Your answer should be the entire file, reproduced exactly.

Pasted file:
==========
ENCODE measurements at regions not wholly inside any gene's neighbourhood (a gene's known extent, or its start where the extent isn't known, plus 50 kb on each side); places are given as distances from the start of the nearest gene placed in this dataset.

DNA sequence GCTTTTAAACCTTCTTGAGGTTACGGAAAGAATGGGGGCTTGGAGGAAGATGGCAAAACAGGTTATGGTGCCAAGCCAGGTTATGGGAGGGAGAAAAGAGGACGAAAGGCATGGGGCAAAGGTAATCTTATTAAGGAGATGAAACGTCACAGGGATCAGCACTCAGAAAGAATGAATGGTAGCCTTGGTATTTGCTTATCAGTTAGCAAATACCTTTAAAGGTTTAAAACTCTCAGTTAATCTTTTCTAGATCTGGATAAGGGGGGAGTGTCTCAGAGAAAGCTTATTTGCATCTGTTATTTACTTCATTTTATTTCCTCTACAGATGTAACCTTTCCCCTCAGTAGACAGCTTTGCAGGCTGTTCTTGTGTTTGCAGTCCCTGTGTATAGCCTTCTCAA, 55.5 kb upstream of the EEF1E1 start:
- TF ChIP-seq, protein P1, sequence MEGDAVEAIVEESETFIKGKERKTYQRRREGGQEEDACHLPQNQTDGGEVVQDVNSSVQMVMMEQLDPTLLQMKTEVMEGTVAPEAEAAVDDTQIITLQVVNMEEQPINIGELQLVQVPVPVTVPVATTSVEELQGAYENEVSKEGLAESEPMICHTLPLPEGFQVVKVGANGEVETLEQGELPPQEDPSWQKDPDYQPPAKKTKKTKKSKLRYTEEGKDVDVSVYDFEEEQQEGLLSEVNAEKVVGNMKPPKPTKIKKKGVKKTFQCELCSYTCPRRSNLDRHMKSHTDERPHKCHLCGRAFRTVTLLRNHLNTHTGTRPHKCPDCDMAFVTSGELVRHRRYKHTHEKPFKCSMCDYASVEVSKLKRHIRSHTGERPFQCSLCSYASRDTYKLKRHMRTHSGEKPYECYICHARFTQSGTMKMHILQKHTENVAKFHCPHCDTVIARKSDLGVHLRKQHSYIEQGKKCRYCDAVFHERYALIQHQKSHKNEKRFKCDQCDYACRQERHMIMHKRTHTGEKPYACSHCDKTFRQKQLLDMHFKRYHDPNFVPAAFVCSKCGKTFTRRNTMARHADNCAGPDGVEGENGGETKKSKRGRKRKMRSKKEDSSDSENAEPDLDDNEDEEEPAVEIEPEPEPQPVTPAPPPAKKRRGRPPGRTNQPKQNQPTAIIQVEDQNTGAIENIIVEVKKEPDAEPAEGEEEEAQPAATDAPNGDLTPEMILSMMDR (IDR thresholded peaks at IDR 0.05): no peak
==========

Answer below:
ENCODE measurements at regions not wholly inside any gene's neighbourhood (a gene's known extent, or its start where the extent isn't known, plus 50 kb on each side); places are given as distances from the start of the nearest gene placed in this dataset.

DNA sequence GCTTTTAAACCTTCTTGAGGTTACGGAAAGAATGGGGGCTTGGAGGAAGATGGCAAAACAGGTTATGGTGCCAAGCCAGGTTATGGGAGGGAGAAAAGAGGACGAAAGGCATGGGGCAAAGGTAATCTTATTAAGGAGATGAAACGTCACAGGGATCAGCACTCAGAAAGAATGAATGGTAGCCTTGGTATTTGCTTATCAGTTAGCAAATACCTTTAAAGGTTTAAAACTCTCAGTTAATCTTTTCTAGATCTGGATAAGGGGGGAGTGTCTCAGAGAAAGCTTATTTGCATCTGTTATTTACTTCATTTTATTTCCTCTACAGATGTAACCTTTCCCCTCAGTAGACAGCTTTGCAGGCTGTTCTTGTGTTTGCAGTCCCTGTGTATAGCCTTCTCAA, 55.5 kb upstream of the EEF1E1 start:
- TF ChIP-seq, protein P1, sequence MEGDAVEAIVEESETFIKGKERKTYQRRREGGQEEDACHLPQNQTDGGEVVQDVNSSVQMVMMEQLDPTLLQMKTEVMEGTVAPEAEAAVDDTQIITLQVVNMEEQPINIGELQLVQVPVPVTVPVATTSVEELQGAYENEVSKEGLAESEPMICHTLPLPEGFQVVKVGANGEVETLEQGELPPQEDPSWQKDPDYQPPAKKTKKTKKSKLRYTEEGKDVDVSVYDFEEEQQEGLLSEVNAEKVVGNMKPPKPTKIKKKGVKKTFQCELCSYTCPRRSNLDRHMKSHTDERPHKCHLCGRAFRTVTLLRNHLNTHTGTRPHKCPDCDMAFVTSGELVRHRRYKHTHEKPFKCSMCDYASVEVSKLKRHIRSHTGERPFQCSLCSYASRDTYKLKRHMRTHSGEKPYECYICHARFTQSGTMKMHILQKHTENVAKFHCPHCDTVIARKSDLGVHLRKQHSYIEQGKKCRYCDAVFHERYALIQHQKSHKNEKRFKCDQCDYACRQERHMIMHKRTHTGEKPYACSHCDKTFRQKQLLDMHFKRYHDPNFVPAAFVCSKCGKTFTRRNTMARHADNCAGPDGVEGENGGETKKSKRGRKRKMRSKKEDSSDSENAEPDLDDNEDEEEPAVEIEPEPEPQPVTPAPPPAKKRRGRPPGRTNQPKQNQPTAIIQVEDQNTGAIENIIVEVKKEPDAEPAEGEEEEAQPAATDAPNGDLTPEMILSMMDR (IDR thresholded peaks at IDR 0.05): no peak